Author Claire Gaudiani explores how female social entrepreneurs built the American dream.
Historians have recently made great strides in documenting the untold and all-but-forgotten stories of women who have helped shaped our nation. In her book Daughters of the Declaration, author Claire Gaudiani has taken this effort one giant leap forward. From many disparate accounts, she has woven a convincing, unified narrative of a crucial role women have played in American history: that of social entrepreneur. Like the more familiar men of our history, these great women--Katy Ferguson, Mother Seton, Elizabeth Stott and many more--changed the way American society saw itself and acted upon its beliefs. And they did so without the ability to vote, inherit wealth or even (if married) own property.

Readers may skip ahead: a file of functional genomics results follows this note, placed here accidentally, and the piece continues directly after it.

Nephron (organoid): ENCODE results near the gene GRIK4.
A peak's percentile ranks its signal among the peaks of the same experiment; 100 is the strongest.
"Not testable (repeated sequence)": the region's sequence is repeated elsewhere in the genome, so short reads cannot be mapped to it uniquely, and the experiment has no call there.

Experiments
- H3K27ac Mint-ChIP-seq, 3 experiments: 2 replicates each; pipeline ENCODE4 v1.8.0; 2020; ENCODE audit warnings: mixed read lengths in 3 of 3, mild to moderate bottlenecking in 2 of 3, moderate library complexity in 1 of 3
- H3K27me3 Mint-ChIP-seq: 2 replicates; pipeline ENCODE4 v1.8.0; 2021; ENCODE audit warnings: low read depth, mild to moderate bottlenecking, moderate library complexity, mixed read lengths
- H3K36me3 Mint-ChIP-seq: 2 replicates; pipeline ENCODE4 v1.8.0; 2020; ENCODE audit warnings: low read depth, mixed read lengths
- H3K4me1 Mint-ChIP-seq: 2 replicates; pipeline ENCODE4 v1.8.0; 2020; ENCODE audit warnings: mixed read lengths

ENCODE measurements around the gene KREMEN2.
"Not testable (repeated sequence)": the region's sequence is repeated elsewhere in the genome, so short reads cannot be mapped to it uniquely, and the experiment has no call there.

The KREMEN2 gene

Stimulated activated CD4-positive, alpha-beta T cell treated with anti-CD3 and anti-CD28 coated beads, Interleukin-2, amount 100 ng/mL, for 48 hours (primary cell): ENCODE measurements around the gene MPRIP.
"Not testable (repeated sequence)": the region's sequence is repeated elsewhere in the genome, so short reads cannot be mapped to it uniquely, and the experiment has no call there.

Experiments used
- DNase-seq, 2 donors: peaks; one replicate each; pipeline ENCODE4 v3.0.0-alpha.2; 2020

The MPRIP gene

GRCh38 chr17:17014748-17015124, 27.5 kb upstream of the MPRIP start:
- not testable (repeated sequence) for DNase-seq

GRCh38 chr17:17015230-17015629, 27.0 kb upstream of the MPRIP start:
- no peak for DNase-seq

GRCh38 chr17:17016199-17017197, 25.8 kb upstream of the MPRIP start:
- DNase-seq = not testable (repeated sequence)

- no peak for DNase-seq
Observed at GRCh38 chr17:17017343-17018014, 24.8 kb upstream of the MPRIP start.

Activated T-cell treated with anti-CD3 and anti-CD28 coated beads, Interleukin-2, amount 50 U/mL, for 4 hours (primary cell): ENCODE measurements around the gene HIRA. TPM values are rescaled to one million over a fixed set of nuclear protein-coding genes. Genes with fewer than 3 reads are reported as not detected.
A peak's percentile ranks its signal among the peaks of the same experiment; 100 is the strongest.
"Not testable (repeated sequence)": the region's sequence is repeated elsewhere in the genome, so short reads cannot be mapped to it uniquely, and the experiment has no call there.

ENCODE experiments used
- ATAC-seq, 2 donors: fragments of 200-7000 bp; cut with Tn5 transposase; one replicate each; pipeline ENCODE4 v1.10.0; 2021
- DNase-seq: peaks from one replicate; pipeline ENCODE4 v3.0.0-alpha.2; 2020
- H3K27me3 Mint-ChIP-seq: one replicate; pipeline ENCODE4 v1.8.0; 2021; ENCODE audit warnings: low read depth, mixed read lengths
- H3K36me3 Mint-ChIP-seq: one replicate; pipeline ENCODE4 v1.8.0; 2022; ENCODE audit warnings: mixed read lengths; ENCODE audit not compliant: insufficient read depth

Part of Gaudiani's innovation is to apply the relatively recent concept of social entrepreneurship to the 19th and early 20th centuries. Rather than financial gain, social entrepreneurs offer their investors "social profit: improvements in the collective well-being of our communities and our nation." This social-profit sector, now so familiar to us, was developed almost exclusively by women in the earliest years of the Republic. Gaudiani argues that these women took the ideals of the Declaration of Independence only partially addressed by the fledgling federal government--the rights to equality, life, liberty and the pursuit of happiness--and brought them to reality for the least enfranchised members of society: slaves, destitute women and young children. The value of self-determination was reflected through techniques such as:
The book closes with the 1938 passage of the Fair Labor and Social Security laws, which Gaudiani sees as evidence of a national consensus that the rights enumerated in the Declaration of Independence are more than abstract ideals. But the movement and lessons hardly stopped there. Daughters of the Declaration offers inspiration for anyone working to reconcile free enterprise and the well-being of all citizens.
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